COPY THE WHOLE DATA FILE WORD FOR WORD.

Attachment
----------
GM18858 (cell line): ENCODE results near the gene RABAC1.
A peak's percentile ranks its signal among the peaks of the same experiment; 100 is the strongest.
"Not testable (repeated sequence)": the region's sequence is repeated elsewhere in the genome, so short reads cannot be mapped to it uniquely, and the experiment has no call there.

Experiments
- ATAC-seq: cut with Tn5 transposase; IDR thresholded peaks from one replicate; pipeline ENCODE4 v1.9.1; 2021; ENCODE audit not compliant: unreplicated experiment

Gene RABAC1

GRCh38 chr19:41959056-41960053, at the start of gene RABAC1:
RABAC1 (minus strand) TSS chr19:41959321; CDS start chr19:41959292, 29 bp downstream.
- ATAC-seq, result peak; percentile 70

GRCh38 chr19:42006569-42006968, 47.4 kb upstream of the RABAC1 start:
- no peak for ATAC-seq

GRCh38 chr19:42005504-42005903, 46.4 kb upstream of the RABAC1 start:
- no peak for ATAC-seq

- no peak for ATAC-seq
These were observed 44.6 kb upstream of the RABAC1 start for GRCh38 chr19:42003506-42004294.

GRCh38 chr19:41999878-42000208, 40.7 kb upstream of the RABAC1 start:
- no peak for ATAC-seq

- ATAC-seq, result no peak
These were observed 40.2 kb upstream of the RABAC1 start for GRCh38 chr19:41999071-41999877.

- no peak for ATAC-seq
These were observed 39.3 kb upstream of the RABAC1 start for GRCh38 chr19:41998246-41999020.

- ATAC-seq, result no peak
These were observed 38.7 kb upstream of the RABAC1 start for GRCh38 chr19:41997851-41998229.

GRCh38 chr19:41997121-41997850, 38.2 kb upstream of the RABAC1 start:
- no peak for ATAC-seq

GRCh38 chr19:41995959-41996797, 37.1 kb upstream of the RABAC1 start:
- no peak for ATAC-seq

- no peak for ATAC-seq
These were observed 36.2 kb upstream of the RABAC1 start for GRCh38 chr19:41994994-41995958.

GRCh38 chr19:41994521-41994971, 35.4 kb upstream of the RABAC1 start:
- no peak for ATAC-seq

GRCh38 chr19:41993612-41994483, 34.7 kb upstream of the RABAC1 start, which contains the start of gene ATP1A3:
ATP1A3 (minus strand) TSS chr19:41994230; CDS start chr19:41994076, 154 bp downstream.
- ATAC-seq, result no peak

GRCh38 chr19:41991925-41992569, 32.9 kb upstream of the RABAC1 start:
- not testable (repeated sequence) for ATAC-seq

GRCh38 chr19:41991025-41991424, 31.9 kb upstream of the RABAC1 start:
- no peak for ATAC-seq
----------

GM18858 (cell line): ENCODE results near the gene RABAC1.
A peak's percentile ranks its signal among the peaks of the same experiment; 100 is the strongest.
"Not testable (repeated sequence)": the region's sequence is repeated elsewhere in the genome, so short reads cannot be mapped to it uniquely, and the experiment has no call there.

Experiments
- ATAC-seq: cut with Tn5 transposase; IDR thresholded peaks from one replicate; pipeline ENCODE4 v1.9.1; 2021; ENCODE audit not compliant: unreplicated experiment

Gene RABAC1

GRCh38 chr19:41959056-41960053, at the start of gene RABAC1:
RABAC1 (minus strand) TSS chr19:41959321; CDS start chr19:41959292, 29 bp downstream.
- ATAC-seq, result peak; percentile 70

GRCh38 chr19:42006569-42006968, 47.4 kb upstream of the RABAC1 start:
- no peak for ATAC-seq

GRCh38 chr19:42005504-42005903, 46.4 kb upstream of the RABAC1 start:
- no peak for ATAC-seq

- no peak for ATAC-seq
These were observed 44.6 kb upstream of the RABAC1 start for GRCh38 chr19:42003506-42004294.

GRCh38 chr19:41999878-42000208, 40.7 kb upstream of the RABAC1 start:
- no peak for ATAC-seq

- ATAC-seq, result no peak
These were observed 40.2 kb upstream of the RABAC1 start for GRCh38 chr19:41999071-41999877.

- no peak for ATAC-seq
These were observed 39.3 kb upstream of the RABAC1 start for GRCh38 chr19:41998246-41999020.

- ATAC-seq, result no peak
These were observed 38.7 kb upstream of the RABAC1 start for GRCh38 chr19:41997851-41998229.

GRCh38 chr19:41997121-41997850, 38.2 kb upstream of the RABAC1 start:
- no peak for ATAC-seq

GRCh38 chr19:41995959-41996797, 37.1 kb upstream of the RABAC1 start:
- no peak for ATAC-seq

- no peak for ATAC-seq
These were observed 36.2 kb upstream of the RABAC1 start for GRCh38 chr19:41994994-41995958.

GRCh38 chr19:41994521-41994971, 35.4 kb upstream of the RABAC1 start:
- no peak for ATAC-seq

GRCh38 chr19:41993612-41994483, 34.7 kb upstream of the RABAC1 start, which contains the start of gene ATP1A3:
ATP1A3 (minus strand) TSS chr19:41994230; CDS start chr19:41994076, 154 bp downstream.
- ATAC-seq, result no peak

GRCh38 chr19:41991925-41992569, 32.9 kb upstream of the RABAC1 start:
- not testable (repeated sequence) for ATAC-seq

GRCh38 chr19:41991025-41991424, 31.9 kb upstream of the RABAC1 start:
- no peak for ATAC-seq